It is one thing having the ability to give the child the life that is in their best interest and quite another actually providing it. If you were financially dependent on the child’s mother for the running of the household during the time you were married. You will need to prove that to the court. Once the court is satisfied with this notion they will look to an estimate of the child’s expense, your earning if any and the earning of your spouse and their expenses before passing the child support order based on that.

When A Forensic Accountant Is Needed in Divorce Cases

Posted by: Gerald A. Maggio, Esq.

Orange County divorce lawyers; The Maggio Law FirmEnding a marriage and a lifelong relation is never easy. It involves a number of different complex issues that are often interconnected. People believe that the process of getting a divorce is one that only involves your divorce lawyer and no one else. However, that is not entirely the case. More often than not there are situations where a divorce lawyer will need to take the help of a professional accountant to solve the complexities of the case, etc.

The role of forensic accountants in an Orange County divorce case is often underestimated and few people recognize the importance that they have. Often the first question that is asked when an accountant is called in a divorce case is why you need a forensic accountant in a divorce case.

Why are Forensic Accountants Needed?

  • There are often situations especially in terms of child support determinations where the amount that each of the spouse earns is hard to determine. Often in cases where both the spouses are self employed such a situation may arise. Here the use of forensic accountants will ensure that they do an income analysis to determine the correct amount of child support that needs to be paid.
  • They can also be used by the parent who has been handed a high child support payment. Who can make sure they provide their income analysis to back their claim of an unfairly high child support amount that should be reduced.
  • Similar to child support, even in issues of spousal support it can be hard to determine the correct spousal support payment. Here once again the use of income/cash flow analysis will be made by the forensic accountant to determine the correct amount.
  • For self-employed spouses that own their own business entities, it will be hard for the courts to gauge the valuation of the business and its assets. A forensic accountant knows the appropriate methods used to determine the value of a company and will outline that value to the court.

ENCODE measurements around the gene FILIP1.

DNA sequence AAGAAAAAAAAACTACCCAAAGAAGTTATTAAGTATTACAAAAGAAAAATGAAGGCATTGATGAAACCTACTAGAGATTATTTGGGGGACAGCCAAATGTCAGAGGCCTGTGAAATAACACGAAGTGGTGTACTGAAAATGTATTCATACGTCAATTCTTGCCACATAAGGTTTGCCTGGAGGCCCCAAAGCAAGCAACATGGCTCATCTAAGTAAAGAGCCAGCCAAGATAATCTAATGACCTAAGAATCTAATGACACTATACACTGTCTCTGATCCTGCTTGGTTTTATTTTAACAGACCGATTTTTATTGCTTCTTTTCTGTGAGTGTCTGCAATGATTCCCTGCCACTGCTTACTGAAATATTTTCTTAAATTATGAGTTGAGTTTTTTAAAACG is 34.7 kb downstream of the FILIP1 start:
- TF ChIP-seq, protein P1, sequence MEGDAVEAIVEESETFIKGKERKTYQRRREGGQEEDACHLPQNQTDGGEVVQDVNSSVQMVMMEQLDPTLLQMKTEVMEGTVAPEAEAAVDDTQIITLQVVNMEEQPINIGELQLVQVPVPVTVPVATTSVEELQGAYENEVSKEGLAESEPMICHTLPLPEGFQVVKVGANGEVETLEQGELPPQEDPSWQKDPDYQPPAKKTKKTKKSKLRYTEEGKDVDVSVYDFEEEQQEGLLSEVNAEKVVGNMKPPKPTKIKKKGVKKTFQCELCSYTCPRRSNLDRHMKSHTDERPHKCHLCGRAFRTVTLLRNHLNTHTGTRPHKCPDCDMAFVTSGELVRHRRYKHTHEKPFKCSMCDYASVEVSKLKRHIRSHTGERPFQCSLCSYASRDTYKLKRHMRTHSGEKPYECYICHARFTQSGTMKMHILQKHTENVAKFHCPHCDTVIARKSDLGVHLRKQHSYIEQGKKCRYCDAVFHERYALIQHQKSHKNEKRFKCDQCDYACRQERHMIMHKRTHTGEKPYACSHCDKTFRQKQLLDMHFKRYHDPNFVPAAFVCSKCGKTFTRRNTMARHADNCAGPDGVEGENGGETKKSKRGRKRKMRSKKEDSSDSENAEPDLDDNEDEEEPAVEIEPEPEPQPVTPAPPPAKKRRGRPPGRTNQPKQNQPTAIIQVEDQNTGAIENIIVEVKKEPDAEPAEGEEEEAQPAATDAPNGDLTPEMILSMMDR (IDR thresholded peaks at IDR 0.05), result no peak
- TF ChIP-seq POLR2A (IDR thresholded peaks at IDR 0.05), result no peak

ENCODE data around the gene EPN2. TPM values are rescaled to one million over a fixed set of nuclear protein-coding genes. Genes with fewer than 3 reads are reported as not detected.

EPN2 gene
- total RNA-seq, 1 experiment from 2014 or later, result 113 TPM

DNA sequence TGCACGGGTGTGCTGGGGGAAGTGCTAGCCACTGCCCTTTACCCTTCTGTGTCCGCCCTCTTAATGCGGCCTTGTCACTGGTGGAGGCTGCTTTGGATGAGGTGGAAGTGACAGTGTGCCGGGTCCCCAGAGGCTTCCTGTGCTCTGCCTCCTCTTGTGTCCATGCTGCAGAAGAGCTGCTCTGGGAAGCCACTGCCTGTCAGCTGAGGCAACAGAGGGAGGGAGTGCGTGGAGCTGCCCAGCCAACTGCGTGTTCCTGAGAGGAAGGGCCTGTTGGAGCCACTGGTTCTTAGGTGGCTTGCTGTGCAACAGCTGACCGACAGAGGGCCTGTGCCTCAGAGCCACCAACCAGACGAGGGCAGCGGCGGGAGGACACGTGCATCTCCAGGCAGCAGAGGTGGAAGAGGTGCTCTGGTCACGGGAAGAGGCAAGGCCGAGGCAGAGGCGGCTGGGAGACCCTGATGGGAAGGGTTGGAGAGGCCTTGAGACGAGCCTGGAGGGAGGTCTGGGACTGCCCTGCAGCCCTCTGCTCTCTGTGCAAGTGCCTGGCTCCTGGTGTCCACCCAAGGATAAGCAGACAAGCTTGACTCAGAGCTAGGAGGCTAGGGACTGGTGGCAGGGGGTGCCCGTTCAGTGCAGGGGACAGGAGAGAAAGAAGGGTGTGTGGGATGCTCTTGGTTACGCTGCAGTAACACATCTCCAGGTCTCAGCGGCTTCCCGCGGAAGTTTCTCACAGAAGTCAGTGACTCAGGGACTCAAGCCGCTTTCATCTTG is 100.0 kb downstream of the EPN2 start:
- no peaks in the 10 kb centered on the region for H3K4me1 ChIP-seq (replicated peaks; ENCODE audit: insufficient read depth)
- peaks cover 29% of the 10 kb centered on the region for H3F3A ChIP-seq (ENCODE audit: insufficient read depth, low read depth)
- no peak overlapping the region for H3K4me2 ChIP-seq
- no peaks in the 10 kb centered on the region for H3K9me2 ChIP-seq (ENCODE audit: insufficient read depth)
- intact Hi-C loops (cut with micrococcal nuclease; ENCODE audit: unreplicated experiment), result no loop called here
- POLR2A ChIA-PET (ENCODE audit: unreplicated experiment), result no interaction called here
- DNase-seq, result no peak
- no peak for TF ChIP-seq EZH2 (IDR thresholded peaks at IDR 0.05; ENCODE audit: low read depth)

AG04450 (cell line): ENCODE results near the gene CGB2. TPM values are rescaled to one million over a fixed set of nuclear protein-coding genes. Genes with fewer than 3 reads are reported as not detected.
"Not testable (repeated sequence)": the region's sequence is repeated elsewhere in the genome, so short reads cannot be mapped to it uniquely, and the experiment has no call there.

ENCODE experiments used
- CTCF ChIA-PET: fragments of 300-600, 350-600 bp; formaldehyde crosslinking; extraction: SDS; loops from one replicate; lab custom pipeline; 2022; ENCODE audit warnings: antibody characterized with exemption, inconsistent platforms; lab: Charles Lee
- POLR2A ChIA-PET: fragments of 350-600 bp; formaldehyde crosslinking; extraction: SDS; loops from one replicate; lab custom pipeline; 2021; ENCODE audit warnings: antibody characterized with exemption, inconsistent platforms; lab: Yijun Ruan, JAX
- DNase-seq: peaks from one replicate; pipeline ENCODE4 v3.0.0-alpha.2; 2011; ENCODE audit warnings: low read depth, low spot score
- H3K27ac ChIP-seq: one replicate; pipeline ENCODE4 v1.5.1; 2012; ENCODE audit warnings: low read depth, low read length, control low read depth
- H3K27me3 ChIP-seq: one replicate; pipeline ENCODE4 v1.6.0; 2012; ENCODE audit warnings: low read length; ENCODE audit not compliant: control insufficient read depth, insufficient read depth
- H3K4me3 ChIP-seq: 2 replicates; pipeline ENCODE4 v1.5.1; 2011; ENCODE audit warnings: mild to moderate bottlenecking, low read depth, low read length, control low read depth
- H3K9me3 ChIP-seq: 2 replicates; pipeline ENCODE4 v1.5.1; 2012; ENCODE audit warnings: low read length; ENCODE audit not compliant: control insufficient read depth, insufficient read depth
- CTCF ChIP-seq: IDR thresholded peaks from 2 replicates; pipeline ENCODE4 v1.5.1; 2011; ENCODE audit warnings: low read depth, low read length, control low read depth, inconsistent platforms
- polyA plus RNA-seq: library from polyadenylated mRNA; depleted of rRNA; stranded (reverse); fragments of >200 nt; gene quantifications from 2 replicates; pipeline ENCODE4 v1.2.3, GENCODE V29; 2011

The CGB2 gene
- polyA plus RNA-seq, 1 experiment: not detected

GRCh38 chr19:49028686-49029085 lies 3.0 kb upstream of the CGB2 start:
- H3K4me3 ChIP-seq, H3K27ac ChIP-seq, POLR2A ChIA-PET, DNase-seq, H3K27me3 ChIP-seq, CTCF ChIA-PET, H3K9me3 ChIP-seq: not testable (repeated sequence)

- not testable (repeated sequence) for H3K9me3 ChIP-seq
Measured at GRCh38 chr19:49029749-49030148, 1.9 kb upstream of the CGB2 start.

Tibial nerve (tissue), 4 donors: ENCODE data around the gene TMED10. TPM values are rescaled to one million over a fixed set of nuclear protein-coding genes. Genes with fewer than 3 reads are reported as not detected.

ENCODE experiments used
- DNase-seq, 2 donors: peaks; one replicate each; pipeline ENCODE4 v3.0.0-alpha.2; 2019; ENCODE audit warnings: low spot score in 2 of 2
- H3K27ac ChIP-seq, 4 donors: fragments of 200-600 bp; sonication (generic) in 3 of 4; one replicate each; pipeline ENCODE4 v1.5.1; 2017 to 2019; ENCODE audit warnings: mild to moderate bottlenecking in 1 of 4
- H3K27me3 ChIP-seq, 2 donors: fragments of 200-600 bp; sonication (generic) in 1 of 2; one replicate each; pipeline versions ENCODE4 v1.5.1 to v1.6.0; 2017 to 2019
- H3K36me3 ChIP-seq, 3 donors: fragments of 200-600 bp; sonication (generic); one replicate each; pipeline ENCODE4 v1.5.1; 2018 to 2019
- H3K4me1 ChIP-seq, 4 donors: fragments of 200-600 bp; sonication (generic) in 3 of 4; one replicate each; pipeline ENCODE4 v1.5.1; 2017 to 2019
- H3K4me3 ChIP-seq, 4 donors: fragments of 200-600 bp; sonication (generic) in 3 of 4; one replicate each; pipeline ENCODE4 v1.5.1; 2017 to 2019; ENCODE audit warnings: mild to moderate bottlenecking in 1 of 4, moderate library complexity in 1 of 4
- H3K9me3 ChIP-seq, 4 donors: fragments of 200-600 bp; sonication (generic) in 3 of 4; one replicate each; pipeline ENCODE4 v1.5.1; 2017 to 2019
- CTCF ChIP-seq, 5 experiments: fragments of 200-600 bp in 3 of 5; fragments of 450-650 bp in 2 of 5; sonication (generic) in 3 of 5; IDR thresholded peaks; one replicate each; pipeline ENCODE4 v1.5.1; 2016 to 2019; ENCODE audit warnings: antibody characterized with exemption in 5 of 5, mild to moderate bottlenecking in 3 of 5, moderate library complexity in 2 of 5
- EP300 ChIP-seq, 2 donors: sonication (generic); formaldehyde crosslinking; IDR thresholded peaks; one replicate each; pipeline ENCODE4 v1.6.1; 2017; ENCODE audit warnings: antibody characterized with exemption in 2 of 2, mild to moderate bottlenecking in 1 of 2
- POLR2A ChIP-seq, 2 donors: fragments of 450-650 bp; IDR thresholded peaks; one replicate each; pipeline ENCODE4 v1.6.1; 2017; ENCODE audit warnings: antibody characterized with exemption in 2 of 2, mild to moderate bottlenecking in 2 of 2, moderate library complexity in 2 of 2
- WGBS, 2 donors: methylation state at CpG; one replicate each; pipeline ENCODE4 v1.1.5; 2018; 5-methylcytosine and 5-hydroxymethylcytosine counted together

• In a number of cases separate property and community property are not kept apart from one another and they are often either mixed together or used side by side. Here, tracing of what and what proportion originates from the community property and what originates from the separate property can require an expert determination from a forensic accountant.

Strategies To Reduce Spousal Support After Divorce

Posted by: Gerald A. Maggio, Esq.

Divorce attorneys in Orange County; The Maggio Law FirmWhen couples go through a divorce, one of the two spouses that are dependent on the other financially is awarded spousal support. The concept behind spousal support is to ensure that the standard of living experienced during the marriage is maintained to a reasonable extent post-divorce.

Is the court order at the time of divorce the final order, fixed for life and set in stone or are there some ways that a person can look to reduce the spousal support that is awarded to the other spouse? The answer is that yes, spousal support can be reduced.

The first step is to understand and analyze the spousal support order

If you are planning to go to court and apply for a modification request, you first need to read and understand the spousal support order. You cannot simply go to court with a modification request on the original spousal support order not knowing what it is and hope that the courts rule in your favor.  Take a look at the support order, analyze it and check what if any provisions for modification (or non-modifiability) are outlined in the order.

The second step is to analyze the change of circumstances of your spouse since the last order

One of the most important reasons for a modification or reduction in spousal support is largely dependent upon the changing circumstances of spousal support. Changing circumstances simply means how the current condition of the spouse is different from when the spousal support was ordered. There are many types of such changes. Some of the most common ones are:

  • You income having fallen below the level that it was when the spousal support was ordered
  • There has been a significant increase in the income of your ex-spouse who is receiving spousal support
  • Your ex-spouse has started to cohabitate with another member of the opposite sex

The last step is proving your claim through evidence